Table 3.

Proportion of polyploid cells in blastocyst cultures

Proportion of polyploid cells in blastocyst cultures
Proportion of polyploid cells in blastocyst cultures

While these results demonstrate that contact with tissue is not required for the expression of polyploidy, it might still be argued that the onset of polyploidy inevitably resulted from a stimulus received by blastocysts while they were still in the uterus. To investigate this, eggs were removed from oviducts at the 2cell stage, maintained in culture (Whitten, 1971) until they were mature blastocysts (approximately 72 h), and then transferred to Eagle’s medium. Nuclei were measured for DNA content in these cultures, and as Fig. 8 and Table 3, Exp. 2 show, a pattern emerges very similar to that seen in Fig. 7. After 6 days in Eagle’s medium, nuclei with DNA contents in the 64–128C class were present. Once again, very few diploid cells remained after 6 days of culture (Table 3). We conclude from these experiments that trophoblast cells will undergo polyploidiza-tion independently of the maternal environment, at least from the two-cell stage.

Fig. 8.

DNA content in blastocyst cultures derived from two-cell embryos. Embryos at the 2-cell stage were removed from oviducts and cultured in Whitten’s medium (1971) until they reached mid to late blastocyst stage. They were then grown on coverslips as described in Fig. 7 for 2, 4, 5, 6, or 8 days. DNA contents were then determined as in Fig. 7.

Fig. 8.

DNA content in blastocyst cultures derived from two-cell embryos. Embryos at the 2-cell stage were removed from oviducts and cultured in Whitten’s medium (1971) until they reached mid to late blastocyst stage. They were then grown on coverslips as described in Fig. 7 for 2, 4, 5, 6, or 8 days. DNA contents were then determined as in Fig. 7.

Other factors involved in the onset of polyploidy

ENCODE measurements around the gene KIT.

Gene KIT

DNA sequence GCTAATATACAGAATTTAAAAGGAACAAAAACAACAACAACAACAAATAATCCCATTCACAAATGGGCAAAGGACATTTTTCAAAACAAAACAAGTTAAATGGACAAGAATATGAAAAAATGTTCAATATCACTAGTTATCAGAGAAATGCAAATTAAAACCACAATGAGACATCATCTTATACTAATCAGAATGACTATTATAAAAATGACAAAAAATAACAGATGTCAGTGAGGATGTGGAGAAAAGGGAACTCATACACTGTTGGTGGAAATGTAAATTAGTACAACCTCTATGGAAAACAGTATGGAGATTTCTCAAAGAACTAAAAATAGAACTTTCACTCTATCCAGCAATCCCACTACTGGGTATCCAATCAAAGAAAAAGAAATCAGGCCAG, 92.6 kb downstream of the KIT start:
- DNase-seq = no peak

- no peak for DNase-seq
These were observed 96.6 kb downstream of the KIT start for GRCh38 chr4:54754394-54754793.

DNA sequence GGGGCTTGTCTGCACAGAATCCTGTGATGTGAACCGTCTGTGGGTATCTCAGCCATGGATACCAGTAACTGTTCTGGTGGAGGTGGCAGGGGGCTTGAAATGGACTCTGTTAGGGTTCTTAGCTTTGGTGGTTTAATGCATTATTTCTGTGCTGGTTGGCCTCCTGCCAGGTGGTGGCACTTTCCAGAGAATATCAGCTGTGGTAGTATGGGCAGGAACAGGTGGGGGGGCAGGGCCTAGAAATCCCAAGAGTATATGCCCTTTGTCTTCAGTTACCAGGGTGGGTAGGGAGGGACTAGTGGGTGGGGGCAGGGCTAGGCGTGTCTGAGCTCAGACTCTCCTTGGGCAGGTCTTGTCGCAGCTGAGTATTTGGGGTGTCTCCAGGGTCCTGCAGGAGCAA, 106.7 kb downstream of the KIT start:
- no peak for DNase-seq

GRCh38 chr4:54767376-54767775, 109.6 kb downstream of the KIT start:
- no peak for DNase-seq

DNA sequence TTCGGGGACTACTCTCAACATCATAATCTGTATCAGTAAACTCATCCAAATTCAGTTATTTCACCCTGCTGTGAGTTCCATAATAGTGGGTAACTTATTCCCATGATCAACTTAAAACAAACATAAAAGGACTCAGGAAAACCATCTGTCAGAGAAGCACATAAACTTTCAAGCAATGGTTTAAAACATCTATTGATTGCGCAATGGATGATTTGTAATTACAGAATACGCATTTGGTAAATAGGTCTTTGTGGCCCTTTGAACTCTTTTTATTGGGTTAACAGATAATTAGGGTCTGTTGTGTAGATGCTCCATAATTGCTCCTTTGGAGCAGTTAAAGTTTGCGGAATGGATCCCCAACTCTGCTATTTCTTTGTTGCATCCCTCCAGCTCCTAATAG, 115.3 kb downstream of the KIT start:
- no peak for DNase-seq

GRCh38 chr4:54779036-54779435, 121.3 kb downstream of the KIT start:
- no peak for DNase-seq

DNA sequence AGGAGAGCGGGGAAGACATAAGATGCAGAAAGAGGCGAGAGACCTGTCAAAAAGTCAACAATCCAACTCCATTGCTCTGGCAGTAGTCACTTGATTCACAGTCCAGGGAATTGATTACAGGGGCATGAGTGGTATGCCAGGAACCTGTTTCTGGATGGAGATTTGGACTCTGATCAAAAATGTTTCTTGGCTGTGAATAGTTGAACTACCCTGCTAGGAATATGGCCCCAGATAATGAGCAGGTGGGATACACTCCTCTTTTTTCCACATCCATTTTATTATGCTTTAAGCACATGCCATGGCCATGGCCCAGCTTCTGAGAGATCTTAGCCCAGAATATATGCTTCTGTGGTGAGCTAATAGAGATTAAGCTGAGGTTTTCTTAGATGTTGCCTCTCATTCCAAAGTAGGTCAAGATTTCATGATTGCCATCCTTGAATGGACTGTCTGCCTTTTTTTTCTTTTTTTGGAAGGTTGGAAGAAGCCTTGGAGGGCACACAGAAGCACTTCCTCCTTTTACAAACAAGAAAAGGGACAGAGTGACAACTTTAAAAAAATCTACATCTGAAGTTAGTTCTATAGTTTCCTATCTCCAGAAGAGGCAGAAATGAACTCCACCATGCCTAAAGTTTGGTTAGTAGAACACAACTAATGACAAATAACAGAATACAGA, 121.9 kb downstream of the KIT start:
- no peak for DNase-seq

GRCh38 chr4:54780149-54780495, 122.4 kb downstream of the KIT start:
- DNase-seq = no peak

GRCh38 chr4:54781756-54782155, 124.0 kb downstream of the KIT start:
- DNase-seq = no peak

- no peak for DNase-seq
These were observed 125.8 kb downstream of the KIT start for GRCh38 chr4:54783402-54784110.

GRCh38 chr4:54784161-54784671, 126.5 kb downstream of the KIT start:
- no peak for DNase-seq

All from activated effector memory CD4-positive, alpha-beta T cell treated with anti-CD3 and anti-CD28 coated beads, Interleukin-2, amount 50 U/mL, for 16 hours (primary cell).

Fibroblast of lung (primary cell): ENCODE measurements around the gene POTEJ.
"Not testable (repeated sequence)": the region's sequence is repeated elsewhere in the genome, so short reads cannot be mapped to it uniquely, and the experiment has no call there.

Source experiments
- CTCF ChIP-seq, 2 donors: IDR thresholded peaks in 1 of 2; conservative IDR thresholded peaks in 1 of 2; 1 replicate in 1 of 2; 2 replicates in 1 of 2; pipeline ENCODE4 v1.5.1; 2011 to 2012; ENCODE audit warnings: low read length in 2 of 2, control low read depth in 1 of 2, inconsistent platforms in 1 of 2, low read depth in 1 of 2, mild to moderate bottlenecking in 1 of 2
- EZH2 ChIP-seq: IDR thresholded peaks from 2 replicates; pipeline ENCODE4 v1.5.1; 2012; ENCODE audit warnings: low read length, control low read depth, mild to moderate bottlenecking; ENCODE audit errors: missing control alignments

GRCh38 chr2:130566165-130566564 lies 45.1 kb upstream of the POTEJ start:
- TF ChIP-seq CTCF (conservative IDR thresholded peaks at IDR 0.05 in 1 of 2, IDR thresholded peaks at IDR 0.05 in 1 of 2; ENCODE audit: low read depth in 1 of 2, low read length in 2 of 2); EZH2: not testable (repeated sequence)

The above experiments have demonstrated that neither a uterine signal nor contact with foreign cells is responsible for the onset of polyploidy in trophoblast. We have considered the possibility that in blastocyst cultures, contact with the culture dish and the concomitant spreading of trophoblast along the surface would be sufficiently analogous to events during implantation in utero to provide the necessary stimulus for the onset of polyploidy. We have thus examined the DNA content of blastocyst nuclei under conditions that preclude attachment to the culture dish. Barlow et al. (1972) were unable to detect blastocyst cells containing more than 4C amounts of DNA up to the fifth day of development. On the fifth day, blastocysts which have not yet implanted or which are just in the process of implantation can be flushed out of the uterus. We have examined the DNA contents of cells from such blastocysts, and the results may be seen in Fig. 9. Of the 336 nuclei measured, a very small number, 6, had DNA contents significantly greater than 4C, between 5C and 7C. Furthermore, while some or most of the population of nuclei at 4C may be in the G2 phase of the diploid cell cycle, others may be held in readiness for polyploidiza-tion, i.e. in G1 of the first endoreduplication cycle. These results confirm similar studies by Graham (1971 b) ; the timing of the onset of polyploidization is described in Barlow et al. (1972).

Fig. 9.

DNA content of nuclei in 5th day blastocysts. Blastocysts were removed early on the 5th day of gestation and spread on slides as indicated in Methods. DNA determinations were then carried out on the Feulgen-stained nuclei.

Fig. 9.

DNA content of nuclei in 5th day blastocysts. Blastocysts were removed early on the 5th day of gestation and spread on slides as indicated in Methods. DNA determinations were then carried out on the Feulgen-stained nuclei.

When carefully prepared Eagle’s medium is used for blastocyst culture (see Methods), over 80 % of the blastocysts will shed their zona pellucidae, stick to, and. grow out along the surface of the dish or coverslip within 2 days of culture. The majority of the blastocysts which do not behave in this way will have failed to hatch from their zona pellucida. These do not, however, appear to be degenerate (Fig. 10). We do not yet know the reason behind the failure to hatch, but spreads of these unhatched blastocysts after 4 days in culture reveal that they contain from 64 to 250 cells (average of 12 samples = 130). All have giant cells, and over 80 % of them have cells in mitosis. They are able to grow out along the culture dish after enzymic removal of the zona. Finally, they appear to have the same life-span of normal blastocyst cultures, i.e. they degenerate after 8–10 days.